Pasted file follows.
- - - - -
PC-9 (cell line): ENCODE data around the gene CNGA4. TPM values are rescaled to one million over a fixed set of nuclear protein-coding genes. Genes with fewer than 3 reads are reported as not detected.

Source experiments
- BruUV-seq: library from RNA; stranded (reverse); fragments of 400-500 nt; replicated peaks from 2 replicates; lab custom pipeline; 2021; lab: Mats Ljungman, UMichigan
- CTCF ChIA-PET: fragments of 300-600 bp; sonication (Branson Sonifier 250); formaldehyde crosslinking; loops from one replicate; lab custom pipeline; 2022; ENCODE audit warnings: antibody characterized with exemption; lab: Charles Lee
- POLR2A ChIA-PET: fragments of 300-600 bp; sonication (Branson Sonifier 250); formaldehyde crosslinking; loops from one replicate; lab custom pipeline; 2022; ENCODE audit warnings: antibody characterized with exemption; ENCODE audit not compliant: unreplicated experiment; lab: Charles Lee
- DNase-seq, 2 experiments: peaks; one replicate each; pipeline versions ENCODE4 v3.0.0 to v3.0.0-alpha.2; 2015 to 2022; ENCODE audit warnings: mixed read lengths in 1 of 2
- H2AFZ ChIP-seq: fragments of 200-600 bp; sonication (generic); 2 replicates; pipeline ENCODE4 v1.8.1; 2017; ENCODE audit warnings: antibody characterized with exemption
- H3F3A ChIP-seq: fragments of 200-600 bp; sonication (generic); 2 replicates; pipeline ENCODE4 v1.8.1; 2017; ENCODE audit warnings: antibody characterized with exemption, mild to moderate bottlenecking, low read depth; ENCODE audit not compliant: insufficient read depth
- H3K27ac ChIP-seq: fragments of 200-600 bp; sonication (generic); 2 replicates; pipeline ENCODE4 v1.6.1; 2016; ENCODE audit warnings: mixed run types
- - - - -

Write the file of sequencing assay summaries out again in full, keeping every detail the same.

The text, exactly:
PC-9 (cell line): ENCODE data around the gene CNGA4. TPM values are rescaled to one million over a fixed set of nuclear protein-coding genes. Genes with fewer than 3 reads are reported as not detected.

Source experiments
- BruUV-seq: library from RNA; stranded (reverse); fragments of 400-500 nt; replicated peaks from 2 replicates; lab custom pipeline; 2021; lab: Mats Ljungman, UMichigan
- CTCF ChIA-PET: fragments of 300-600 bp; sonication (Branson Sonifier 250); formaldehyde crosslinking; loops from one replicate; lab custom pipeline; 2022; ENCODE audit warnings: antibody characterized with exemption; lab: Charles Lee
- POLR2A ChIA-PET: fragments of 300-600 bp; sonication (Branson Sonifier 250); formaldehyde crosslinking; loops from one replicate; lab custom pipeline; 2022; ENCODE audit warnings: antibody characterized with exemption; ENCODE audit not compliant: unreplicated experiment; lab: Charles Lee
- DNase-seq, 2 experiments: peaks; one replicate each; pipeline versions ENCODE4 v3.0.0 to v3.0.0-alpha.2; 2015 to 2022; ENCODE audit warnings: mixed read lengths in 1 of 2
- H2AFZ ChIP-seq: fragments of 200-600 bp; sonication (generic); 2 replicates; pipeline ENCODE4 v1.8.1; 2017; ENCODE audit warnings: antibody characterized with exemption
- H3F3A ChIP-seq: fragments of 200-600 bp; sonication (generic); 2 replicates; pipeline ENCODE4 v1.8.1; 2017; ENCODE audit warnings: antibody characterized with exemption, mild to moderate bottlenecking, low read depth; ENCODE audit not compliant: insufficient read depth
- H3K27ac ChIP-seq: fragments of 200-600 bp; sonication (generic); 2 replicates; pipeline ENCODE4 v1.6.1; 2016; ENCODE audit warnings: mixed run types